There are Connected Car Consortiums and other groups of major car manufacturers working together on this, which is good, since eventually a global standard should be established. It’s also possible that a standard communication protocol could be used for human-driven cars as well, even possibly including systems that could be retrofitted to older cars, too. Even the primitive and crude deathtraps that I personally prefer to drive could, theoretically, be outfitted with a unit that sends such information as speed, throttle position, steering angle, and GPS location, all of which would help surrounding autonomous vehicles prepare themselves for the presence of the loon whipping a 60-year old Volkswagen around the streets.
Really, autonomous vehicles will need to be, in some way, self-aware. This isn’t the sort of self-awareness that leads to your car one day refusing to drive until you answer the question displayed on its dash that reads TELL ME WHAT THIS THING CALLED “LOVE” IS that science fiction loves to wonder about, but it is still a sort of self-awareness nevertheless, and as such is pretty amazing.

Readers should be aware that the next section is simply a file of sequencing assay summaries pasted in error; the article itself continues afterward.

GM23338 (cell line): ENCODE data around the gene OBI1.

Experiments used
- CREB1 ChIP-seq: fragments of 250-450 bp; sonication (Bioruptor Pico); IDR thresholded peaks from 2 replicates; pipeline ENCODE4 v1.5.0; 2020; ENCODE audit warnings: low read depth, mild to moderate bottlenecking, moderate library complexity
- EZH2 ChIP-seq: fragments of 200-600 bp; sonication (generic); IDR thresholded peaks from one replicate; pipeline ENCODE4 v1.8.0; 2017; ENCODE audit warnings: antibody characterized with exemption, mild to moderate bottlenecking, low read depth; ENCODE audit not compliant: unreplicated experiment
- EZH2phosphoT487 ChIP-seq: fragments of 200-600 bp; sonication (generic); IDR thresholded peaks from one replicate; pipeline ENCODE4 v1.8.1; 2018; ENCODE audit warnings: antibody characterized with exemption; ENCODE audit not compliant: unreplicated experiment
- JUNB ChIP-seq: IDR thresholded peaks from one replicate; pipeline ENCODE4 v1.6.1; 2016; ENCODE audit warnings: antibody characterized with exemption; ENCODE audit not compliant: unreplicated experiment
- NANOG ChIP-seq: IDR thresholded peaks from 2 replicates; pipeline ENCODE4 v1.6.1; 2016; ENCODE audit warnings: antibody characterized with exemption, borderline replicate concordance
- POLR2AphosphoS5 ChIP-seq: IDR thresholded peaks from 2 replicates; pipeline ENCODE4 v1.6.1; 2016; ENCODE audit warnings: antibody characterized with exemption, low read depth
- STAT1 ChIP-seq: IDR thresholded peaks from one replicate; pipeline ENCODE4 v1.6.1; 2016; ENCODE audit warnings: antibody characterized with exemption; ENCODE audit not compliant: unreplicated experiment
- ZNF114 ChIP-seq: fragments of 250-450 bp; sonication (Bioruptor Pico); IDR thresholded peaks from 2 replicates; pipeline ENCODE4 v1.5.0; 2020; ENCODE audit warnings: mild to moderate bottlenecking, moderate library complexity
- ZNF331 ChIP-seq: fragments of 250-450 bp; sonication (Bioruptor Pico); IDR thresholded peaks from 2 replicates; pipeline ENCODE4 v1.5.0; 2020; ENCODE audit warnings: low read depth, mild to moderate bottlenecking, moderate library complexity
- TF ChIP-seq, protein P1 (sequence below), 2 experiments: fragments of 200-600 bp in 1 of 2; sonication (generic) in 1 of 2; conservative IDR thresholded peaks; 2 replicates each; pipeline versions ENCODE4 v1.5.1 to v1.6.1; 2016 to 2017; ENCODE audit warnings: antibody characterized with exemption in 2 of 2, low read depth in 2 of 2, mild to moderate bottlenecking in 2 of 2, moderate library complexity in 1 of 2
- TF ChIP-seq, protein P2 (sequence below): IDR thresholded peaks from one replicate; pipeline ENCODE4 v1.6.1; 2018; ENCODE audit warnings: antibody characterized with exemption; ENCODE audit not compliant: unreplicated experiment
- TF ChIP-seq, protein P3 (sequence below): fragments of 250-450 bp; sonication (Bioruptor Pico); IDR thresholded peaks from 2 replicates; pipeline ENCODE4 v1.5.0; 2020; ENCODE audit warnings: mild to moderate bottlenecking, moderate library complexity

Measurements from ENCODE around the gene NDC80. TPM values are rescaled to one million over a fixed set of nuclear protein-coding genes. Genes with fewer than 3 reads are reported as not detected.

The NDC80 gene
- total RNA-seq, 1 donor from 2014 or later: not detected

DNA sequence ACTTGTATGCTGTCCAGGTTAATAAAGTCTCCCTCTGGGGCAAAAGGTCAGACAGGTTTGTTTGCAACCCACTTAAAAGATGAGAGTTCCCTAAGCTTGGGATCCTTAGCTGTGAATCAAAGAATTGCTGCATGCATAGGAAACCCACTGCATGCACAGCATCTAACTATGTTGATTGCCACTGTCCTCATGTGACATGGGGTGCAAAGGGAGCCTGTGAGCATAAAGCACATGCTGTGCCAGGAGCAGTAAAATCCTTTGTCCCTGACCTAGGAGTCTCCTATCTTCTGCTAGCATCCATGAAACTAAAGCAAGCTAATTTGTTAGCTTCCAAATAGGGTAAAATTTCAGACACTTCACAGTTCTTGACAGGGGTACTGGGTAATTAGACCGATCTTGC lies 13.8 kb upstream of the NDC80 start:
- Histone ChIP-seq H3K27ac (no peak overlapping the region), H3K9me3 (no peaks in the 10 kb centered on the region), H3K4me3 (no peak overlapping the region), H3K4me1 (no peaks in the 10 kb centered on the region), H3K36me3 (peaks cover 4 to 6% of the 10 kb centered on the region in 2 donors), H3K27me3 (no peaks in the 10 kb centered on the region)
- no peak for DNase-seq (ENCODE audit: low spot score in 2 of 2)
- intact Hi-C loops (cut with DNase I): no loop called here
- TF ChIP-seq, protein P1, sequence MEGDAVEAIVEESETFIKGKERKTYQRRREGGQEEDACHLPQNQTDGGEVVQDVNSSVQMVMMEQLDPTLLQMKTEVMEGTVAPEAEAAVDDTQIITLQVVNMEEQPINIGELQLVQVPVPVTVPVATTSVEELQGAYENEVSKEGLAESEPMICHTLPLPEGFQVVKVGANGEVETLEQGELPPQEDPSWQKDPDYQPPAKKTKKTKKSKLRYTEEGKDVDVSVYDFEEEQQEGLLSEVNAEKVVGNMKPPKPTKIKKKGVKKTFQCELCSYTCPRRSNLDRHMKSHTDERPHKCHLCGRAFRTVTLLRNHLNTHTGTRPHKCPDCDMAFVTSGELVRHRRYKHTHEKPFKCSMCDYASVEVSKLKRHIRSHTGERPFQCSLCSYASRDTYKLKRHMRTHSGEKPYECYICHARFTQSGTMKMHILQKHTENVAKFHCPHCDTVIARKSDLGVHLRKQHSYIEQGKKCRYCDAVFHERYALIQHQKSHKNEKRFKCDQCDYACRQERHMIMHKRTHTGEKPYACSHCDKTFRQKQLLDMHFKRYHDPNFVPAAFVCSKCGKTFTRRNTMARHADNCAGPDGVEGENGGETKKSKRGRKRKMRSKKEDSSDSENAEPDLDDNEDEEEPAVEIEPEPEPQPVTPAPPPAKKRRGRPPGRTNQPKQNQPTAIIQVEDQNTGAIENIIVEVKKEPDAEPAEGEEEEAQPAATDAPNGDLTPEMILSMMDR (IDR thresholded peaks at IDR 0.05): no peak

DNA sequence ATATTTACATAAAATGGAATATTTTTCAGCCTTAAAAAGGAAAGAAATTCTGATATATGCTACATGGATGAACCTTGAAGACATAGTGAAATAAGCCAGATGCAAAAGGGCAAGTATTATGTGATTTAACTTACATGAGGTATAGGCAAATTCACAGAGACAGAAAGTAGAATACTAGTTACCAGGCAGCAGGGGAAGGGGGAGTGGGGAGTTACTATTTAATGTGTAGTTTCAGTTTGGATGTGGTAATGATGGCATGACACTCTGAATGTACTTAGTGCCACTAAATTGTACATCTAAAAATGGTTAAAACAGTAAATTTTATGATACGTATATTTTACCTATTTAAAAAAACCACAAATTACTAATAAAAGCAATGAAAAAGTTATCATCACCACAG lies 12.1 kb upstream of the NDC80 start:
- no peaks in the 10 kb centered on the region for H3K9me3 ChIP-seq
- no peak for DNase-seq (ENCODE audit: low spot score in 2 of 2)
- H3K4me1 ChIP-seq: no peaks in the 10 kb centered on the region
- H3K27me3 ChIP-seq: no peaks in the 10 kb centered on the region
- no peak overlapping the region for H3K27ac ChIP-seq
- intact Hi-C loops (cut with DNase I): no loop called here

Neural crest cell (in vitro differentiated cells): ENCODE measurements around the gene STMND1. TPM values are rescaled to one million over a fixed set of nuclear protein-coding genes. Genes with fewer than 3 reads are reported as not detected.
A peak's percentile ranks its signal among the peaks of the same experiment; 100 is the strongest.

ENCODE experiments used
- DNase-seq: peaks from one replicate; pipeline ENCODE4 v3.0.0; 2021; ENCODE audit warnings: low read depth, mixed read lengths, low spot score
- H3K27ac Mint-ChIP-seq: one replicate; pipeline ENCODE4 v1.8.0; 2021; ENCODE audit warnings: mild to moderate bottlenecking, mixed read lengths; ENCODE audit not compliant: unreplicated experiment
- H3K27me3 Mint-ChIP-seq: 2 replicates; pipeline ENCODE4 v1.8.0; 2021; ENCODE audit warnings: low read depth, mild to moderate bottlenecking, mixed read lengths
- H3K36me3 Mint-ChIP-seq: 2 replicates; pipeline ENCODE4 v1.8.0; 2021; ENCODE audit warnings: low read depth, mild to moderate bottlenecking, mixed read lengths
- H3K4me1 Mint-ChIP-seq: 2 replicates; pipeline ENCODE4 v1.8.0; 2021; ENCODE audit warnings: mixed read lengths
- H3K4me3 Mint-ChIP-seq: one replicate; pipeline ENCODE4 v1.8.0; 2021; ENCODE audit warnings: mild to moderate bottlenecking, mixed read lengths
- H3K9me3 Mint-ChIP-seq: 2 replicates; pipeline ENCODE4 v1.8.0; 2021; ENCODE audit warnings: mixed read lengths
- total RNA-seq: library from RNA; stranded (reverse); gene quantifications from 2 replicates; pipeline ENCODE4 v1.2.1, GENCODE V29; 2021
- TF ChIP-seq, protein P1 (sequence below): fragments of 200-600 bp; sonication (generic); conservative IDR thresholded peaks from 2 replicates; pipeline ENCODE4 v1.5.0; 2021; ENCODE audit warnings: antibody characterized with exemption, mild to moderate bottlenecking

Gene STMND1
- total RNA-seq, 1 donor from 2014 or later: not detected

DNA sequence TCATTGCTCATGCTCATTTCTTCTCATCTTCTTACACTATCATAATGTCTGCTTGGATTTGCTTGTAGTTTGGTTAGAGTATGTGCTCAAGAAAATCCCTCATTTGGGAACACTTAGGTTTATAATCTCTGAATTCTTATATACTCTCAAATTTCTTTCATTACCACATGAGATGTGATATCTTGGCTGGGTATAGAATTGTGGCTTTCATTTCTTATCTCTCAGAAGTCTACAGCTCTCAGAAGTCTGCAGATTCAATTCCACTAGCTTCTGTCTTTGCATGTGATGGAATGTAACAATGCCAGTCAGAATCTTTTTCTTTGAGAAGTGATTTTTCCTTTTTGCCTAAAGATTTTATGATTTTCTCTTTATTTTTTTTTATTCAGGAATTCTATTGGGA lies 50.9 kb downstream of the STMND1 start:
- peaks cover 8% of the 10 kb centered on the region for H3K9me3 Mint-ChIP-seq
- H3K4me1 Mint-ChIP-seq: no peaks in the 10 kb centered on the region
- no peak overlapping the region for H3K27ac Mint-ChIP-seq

Autonomous cars drive in essentially the same way we do: they look around, as carefully as they can, and they move, hopefully in the right direction and hopefully without hitting anyone or anything. Really, this should also be a realization about how incredible it is that we humans can drive as well as we do, even without doing a lot of complicated math in our heads.
Human ability to react at high speeds, gauge stopping distances, sense vehicle weight shifts, and, you know, just drive, all while singing along to a Styx album at the top of your lungs is pretty damn impressive. It’s no wonder that it’s such a complex problem to solve for autonomous cars, and it’s no wonder we’re not quite there, yet.
We’ve come incredibly far, but there’s still an awful long way to go.
(Most of this is an excerpt from my upcoming book about these crazy autonomous cars! Stay tuned!)